Hanna Elshoff was in Riverside on July 23. She says, “Thanks.”
Now, no one in Riverside knew the 72-year-old Elshoff before Thursday and she had never heard of the village before she sort of stumbled into Riverside’s downtown due to a GPS glitch.
Elshoff was actually on her way from Oak Brook to far south suburban Lansing, where she had planned to stop for the night on July 23 — almost three months into a what she hopes is a two-year trek to Georgia on a solar-powered tricycle she calls her “ELF” (Electric. Light. Fun.).
“I don’t have a very good sense of direction,” said Elshoff, a wiry, fit woman with wire-rim glasses and a shock of short gray hair, who wore a white neckerchief, blue jeans and a purple V-neck shirt emblazoned with the crest of Lions Club International.
Despite that lack of directional sense, Elshoff had made it all the way to the Chicago suburbs after leaving her hometown of Chatfield, Minnesota on May 1. Traveling mainly rural roads and urban bike paths, she had pedaled through Minnesota, Iowa, Wisconsin and Illinois before ending up in Riverside last Thursday.
By Friday, she was hoping to be in Schererville, Indiana, where someone at the Lions Club International headquarters in Oak Brook had made a hotel reservation for her.
Eventually, she wants to make it all the way to Plains, Georgia. She wants President Jimmy Carter’s autograph, and she’s had a hard time getting it.
It’s a long story.
Elshoff was born in northern Germany in 1942, the youngest of four children. Her family were independent Lutherans, and as such were looked upon with some suspicion by the local Nazi officials, she said. In 1945, her village was occupied by the U.S. Army.
Many years later, her father was called to the deathbed of a neighbor who had something to confess. The neighbor told her father that he was an SS man, and that he had gotten orders to put her family on a truck and take them to a concentration camp.
The Americans, the man told her father, saved them that fate.
At the age of 18, in 1961, Elshoff immigrated to the United States, sponsored by a family in Fort Dodge, Iowa. She had one possession.
“All I had was a bike,” Elshoff said.
Being, as she called it, “footloose and fancy free,” Elshoff proposed to ride her bike from Iowa to Texas, where she knew someone. But that didn’t go over well with her sponsors, so she scrapped the idea.
In the meantime, Elshoff embarked on her life in the U.S. Eventually, her father bought a farm in Chatfield, Minnesota with money he’d made selling land he owned in Germany. For the past 20 years she worked two jobs, doing an overnight shift at a nursing home and working as a nanny during the day.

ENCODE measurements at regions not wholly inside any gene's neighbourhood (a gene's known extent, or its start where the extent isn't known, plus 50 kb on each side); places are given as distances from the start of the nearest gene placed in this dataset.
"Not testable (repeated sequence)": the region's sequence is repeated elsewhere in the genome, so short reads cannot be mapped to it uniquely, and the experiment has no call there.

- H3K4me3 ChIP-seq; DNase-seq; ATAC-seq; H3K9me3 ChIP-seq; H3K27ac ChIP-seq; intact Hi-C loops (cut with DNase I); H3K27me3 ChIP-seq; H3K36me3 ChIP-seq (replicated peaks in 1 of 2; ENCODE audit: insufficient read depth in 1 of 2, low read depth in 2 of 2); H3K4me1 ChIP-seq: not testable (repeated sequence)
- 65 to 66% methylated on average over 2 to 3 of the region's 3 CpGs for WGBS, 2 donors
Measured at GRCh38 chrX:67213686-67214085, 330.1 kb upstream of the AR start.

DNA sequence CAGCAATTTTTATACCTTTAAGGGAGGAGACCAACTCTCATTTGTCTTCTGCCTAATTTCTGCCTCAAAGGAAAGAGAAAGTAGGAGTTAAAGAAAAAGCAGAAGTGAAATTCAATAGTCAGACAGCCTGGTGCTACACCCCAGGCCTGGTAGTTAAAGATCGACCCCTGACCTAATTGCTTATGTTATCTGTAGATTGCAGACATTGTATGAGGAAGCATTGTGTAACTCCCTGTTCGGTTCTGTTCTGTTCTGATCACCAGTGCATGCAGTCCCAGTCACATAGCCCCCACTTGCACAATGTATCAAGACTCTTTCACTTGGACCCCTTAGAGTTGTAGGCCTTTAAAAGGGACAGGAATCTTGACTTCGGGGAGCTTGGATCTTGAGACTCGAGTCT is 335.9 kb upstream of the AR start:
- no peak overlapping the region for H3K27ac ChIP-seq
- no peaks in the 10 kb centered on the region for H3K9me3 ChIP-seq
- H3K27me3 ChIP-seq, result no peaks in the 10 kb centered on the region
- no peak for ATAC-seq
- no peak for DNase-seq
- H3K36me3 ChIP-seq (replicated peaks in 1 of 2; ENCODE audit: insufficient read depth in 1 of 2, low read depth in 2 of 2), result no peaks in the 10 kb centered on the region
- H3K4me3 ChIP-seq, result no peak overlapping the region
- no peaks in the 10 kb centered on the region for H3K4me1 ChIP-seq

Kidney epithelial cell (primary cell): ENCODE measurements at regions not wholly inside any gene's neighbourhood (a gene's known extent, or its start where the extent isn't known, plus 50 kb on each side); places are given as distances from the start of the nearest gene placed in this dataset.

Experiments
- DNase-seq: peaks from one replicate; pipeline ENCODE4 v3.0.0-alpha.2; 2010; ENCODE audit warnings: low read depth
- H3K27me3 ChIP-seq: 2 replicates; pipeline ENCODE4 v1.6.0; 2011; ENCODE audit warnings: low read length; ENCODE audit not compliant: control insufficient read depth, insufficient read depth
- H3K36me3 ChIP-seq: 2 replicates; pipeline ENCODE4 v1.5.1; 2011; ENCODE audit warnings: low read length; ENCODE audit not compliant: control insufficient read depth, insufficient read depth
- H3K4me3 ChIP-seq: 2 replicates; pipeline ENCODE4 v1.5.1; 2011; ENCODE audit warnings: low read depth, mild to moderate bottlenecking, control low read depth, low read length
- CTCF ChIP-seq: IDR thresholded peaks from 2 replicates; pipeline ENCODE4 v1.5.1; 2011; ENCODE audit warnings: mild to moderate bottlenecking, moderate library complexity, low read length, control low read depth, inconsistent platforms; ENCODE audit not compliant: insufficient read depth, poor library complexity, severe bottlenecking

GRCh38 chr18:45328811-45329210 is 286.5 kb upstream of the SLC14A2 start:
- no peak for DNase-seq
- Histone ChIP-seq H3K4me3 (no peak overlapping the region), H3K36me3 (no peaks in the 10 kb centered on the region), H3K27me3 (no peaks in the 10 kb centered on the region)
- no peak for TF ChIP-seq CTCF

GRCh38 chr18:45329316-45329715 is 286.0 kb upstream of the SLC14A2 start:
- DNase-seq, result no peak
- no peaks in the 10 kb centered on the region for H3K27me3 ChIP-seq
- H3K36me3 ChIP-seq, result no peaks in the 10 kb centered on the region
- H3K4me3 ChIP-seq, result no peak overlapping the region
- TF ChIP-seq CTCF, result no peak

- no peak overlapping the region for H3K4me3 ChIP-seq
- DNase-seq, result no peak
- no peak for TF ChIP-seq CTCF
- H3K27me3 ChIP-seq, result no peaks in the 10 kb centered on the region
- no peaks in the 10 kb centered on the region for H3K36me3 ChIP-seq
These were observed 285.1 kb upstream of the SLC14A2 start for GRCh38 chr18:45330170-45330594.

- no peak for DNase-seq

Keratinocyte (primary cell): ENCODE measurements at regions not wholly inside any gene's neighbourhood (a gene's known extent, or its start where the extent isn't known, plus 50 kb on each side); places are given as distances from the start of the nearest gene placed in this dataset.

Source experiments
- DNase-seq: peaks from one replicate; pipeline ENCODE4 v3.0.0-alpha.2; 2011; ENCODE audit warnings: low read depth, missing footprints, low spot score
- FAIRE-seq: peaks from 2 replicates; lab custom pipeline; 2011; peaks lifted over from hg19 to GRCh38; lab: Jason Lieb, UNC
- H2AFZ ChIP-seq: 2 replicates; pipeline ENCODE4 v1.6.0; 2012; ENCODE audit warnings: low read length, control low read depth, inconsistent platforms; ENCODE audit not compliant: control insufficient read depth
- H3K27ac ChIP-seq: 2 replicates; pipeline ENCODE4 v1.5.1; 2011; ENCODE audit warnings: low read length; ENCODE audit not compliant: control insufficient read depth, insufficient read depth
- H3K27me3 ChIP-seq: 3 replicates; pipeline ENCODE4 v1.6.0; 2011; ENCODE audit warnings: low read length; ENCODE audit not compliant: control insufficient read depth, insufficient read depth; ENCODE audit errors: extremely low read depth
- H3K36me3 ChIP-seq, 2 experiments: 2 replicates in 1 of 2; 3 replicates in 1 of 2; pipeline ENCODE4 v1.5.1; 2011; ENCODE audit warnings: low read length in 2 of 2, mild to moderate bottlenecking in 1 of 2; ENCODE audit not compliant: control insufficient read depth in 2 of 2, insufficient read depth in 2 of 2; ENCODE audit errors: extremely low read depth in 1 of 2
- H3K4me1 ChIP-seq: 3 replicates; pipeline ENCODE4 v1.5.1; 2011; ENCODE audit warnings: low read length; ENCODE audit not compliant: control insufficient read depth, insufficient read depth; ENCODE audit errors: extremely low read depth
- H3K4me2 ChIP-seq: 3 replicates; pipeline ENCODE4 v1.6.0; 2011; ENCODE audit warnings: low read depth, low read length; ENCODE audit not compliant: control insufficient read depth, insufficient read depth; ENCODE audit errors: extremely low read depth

She also joined the local Toastmasters Club and the Lions Club, where she acquired a large social circle. For her 60th birthday, 150 people turned out to celebrate. When she turned 70, she drew a crowd of 250.
“I collect people, I decided,” she said.
And she also began to think back about her long-delayed bike trip. On her 70th birthday, she thought she might embark on the trip when she was 75.
But when she found a place that sold solar-powered bikes online, she flew to the manufacturer in Durham, North Carolina, to inspect it personally. Her egg-shaped ELF, powered by pedals and by two batteries located under the seat, was delivered July 3, 2014.
At that point, she decided, why wait? She targeted May 1, 2015. May Day is a holiday in Germany and bike riding is a tradition on that day.
Using her connections with the Lions Club, she was able to make connections with people along her circuitous route — no straight lines for Elshoff. She also chose the Lions Club’s Leader Dog Program as a charity she’s raising money for during the trip.
But the main purpose of the trip, she said, is to meet Americans and pass along a simple message:
“I don’t have much to give to the American people,” Elshoff said. “I wanted to go around and say, ‘Thank you.’ That was my main purpose.”
Elshoff summed up her feelings in a letter to the editor thanking American World War II veterans, which she wrote to her local paper in 1999. She carries photocopies of the letter with her, which she passes out to anyone wanting to know her story.
“Not only did you save my life,” she wrote, “I had the privilege in 1961 to immigrate to this country and enjoy living among the greatest and kindest people in the world. I will be forever indebted to you.”
Oh, about the Jimmy Carter autograph?
After coming to the U.S., Elshoff was happy to live in the country as a legal alien and hadn’t thought much about obtaining citizenship. Then one day she heard a farmer was running for president. Having grown up on a farm, she thought, “I have to vote for that man.”
The trouble was, she couldn’t. It turns out she was granted citizenship after the 1976 presidential election and was momentarily thrilled when in her citizenship packet she received a signed letter from the president.
Except the letter was signed, “Gerald R. Ford.”
After several failed attempts to get Carter’s signature since then, Elshoff decided to fold that goal in with the bike ride.
“That thing is going to Plains, Georgia,” said Elshoff, pointing to her ELF. “If I don’t get it, I give up.”
You can follow Elshoff’s progress on her Facebook page “Hanna’s Dream Ride.”